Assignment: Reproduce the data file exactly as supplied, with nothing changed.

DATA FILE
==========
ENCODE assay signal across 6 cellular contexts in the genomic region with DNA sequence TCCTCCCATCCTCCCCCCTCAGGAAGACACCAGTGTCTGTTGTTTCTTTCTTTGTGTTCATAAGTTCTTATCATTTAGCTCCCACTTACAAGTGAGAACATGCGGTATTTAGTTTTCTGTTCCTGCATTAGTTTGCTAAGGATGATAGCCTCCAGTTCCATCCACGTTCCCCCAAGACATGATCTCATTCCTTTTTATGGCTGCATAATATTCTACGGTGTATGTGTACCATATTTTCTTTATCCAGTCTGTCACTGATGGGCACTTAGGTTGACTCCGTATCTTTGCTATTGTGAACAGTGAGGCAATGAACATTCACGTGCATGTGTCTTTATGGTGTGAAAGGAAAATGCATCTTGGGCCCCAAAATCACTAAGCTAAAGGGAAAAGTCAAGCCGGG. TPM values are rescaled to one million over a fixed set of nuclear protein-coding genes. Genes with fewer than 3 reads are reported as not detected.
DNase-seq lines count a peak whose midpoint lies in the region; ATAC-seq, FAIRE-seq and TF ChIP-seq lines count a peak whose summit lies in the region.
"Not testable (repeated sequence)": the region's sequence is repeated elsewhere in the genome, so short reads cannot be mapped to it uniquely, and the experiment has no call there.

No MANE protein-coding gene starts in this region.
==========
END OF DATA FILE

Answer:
ENCODE assay signal across 6 cellular contexts in the genomic region with DNA sequence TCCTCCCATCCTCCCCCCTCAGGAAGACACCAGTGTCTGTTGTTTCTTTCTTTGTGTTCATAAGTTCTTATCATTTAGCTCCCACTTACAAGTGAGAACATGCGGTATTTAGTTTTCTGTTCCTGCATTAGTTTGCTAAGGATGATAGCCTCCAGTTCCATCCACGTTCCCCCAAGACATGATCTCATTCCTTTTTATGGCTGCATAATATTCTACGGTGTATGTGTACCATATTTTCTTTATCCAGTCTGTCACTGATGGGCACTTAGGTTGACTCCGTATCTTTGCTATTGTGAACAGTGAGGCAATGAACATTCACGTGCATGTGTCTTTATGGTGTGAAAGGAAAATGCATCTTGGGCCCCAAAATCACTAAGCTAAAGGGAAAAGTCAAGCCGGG. TPM values are rescaled to one million over a fixed set of nuclear protein-coding genes. Genes with fewer than 3 reads are reported as not detected.
DNase-seq lines count a peak whose midpoint lies in the region; ATAC-seq, FAIRE-seq and TF ChIP-seq lines count a peak whose summit lies in the region.
"Not testable (repeated sequence)": the region's sequence is repeated elsewhere in the genome, so short reads cannot be mapped to it uniquely, and the experiment has no call there.

No MANE protein-coding gene starts in this region.